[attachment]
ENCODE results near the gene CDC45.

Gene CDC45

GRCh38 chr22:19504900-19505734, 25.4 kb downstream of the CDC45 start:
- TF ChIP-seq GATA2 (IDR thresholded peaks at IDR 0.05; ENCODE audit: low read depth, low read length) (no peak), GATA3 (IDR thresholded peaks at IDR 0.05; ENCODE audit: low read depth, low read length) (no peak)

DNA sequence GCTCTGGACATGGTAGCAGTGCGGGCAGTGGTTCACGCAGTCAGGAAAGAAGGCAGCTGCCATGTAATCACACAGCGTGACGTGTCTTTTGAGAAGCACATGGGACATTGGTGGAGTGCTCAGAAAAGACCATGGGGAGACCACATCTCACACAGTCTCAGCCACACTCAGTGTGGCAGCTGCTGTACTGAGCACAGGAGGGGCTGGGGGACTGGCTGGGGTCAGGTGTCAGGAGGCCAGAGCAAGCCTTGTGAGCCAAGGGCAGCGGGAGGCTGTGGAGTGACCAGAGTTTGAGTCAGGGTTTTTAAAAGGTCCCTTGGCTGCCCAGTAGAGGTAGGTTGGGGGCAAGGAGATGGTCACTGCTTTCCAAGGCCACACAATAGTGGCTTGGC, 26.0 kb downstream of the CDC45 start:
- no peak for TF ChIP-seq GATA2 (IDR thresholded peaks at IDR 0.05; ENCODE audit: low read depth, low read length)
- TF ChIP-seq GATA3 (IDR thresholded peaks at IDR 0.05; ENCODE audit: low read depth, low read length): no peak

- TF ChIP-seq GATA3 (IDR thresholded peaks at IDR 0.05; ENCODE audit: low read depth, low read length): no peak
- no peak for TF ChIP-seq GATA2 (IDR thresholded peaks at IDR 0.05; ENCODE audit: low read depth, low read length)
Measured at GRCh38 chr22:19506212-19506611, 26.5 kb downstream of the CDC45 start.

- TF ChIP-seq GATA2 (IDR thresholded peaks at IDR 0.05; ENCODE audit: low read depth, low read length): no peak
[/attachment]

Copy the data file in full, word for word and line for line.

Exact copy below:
ENCODE results near the gene CDC45.

Gene CDC45

GRCh38 chr22:19504900-19505734, 25.4 kb downstream of the CDC45 start:
- TF ChIP-seq GATA2 (IDR thresholded peaks at IDR 0.05; ENCODE audit: low read depth, low read length) (no peak), GATA3 (IDR thresholded peaks at IDR 0.05; ENCODE audit: low read depth, low read length) (no peak)

DNA sequence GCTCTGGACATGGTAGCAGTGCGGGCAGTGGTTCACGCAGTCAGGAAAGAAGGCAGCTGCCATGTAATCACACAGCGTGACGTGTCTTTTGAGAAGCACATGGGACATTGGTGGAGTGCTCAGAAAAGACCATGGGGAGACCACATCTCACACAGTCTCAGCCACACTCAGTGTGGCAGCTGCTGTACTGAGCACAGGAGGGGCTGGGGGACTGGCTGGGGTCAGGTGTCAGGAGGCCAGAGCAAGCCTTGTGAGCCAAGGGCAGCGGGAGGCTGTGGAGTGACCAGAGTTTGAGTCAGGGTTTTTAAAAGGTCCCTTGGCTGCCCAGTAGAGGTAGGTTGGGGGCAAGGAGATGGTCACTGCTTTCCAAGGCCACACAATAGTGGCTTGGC, 26.0 kb downstream of the CDC45 start:
- no peak for TF ChIP-seq GATA2 (IDR thresholded peaks at IDR 0.05; ENCODE audit: low read depth, low read length)
- TF ChIP-seq GATA3 (IDR thresholded peaks at IDR 0.05; ENCODE audit: low read depth, low read length): no peak

- TF ChIP-seq GATA3 (IDR thresholded peaks at IDR 0.05; ENCODE audit: low read depth, low read length): no peak
- no peak for TF ChIP-seq GATA2 (IDR thresholded peaks at IDR 0.05; ENCODE audit: low read depth, low read length)
Measured at GRCh38 chr22:19506212-19506611, 26.5 kb downstream of the CDC45 start.

- TF ChIP-seq GATA2 (IDR thresholded peaks at IDR 0.05; ENCODE audit: low read depth, low read length): no peak